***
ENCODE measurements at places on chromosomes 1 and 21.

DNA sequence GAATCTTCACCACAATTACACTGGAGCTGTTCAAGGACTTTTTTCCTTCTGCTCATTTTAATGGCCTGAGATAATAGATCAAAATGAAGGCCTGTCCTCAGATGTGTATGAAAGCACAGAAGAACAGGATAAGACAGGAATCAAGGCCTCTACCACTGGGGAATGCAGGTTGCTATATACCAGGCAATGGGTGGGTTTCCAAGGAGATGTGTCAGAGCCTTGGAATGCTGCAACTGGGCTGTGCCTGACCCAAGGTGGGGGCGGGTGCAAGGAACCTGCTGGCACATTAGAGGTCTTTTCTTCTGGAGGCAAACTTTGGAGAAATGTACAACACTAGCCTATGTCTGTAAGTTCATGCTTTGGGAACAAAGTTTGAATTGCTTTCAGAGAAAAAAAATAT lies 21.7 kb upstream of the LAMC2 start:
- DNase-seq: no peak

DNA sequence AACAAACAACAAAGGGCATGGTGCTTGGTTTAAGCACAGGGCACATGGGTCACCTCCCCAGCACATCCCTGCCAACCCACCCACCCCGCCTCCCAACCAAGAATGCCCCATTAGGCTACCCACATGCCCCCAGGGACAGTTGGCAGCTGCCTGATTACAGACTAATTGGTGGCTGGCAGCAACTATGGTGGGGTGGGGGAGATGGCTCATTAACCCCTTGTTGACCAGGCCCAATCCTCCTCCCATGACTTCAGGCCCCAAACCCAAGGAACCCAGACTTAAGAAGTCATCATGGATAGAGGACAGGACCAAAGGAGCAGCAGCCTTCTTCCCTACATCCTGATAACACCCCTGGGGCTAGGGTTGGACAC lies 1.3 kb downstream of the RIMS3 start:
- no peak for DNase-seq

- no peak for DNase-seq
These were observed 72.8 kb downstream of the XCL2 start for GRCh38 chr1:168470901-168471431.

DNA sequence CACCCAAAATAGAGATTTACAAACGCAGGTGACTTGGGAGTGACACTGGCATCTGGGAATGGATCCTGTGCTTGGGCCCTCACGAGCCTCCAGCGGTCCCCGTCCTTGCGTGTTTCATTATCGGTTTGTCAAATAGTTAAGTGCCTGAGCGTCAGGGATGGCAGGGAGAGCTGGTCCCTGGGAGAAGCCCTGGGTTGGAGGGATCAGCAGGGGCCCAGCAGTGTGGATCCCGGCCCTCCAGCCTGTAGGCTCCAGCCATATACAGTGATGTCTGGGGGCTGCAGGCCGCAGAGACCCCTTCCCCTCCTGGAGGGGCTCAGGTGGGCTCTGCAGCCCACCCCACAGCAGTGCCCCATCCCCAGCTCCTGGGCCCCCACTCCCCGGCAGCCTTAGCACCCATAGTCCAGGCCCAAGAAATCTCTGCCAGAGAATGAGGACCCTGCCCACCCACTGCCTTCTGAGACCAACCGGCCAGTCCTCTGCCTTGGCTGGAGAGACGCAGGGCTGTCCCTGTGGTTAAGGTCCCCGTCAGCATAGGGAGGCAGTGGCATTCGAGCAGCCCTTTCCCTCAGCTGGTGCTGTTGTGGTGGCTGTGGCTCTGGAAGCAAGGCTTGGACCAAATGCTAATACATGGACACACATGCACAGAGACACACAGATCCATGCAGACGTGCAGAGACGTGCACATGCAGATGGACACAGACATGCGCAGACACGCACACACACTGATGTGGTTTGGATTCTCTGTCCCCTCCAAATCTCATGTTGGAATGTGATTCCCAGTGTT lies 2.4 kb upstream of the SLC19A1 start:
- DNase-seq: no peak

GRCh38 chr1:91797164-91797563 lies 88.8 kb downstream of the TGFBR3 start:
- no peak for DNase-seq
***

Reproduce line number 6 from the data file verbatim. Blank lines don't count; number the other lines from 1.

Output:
- no peak for DNase-seq